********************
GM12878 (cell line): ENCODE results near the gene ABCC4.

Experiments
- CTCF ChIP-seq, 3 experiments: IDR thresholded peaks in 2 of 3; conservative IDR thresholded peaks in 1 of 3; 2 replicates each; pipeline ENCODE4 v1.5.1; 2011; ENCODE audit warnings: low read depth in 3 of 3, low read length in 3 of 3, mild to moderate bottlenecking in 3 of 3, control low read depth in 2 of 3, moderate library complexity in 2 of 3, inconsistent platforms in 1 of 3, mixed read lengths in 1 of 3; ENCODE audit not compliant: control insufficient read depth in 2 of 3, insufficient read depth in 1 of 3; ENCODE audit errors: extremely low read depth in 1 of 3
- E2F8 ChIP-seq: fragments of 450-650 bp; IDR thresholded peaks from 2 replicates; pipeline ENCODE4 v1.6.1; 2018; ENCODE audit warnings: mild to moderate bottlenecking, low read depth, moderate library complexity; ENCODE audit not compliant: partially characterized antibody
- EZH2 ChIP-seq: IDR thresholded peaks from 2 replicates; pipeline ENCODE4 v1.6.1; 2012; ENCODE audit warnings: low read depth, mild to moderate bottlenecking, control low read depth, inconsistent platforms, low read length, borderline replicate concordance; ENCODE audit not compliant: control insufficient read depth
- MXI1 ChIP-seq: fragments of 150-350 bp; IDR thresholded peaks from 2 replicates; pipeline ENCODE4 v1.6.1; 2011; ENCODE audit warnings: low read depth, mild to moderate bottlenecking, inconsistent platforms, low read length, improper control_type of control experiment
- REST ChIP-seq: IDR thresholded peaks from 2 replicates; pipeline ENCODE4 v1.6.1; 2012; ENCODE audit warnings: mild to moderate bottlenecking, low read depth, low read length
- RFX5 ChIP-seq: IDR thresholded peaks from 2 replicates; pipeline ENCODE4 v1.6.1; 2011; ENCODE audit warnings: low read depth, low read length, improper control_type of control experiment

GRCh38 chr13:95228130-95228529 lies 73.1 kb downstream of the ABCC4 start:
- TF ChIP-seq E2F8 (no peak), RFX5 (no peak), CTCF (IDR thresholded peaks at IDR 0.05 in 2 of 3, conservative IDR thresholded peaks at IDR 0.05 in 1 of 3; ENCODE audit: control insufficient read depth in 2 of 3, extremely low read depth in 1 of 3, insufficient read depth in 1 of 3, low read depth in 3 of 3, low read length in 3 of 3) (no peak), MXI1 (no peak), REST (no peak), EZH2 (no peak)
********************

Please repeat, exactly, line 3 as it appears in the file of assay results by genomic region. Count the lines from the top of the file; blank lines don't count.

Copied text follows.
- CTCF ChIP-seq, 3 experiments: IDR thresholded peaks in 2 of 3; conservative IDR thresholded peaks in 1 of 3; 2 replicates each; pipeline ENCODE4 v1.5.1; 2011; ENCODE audit warnings: low read depth in 3 of 3, low read length in 3 of 3, mild to moderate bottlenecking in 3 of 3, control low read depth in 2 of 3, moderate library complexity in 2 of 3, inconsistent platforms in 1 of 3, mixed read lengths in 1 of 3; ENCODE audit not compliant: control insufficient read depth in 2 of 3, insufficient read depth in 1 of 3; ENCODE audit errors: extremely low read depth in 1 of 3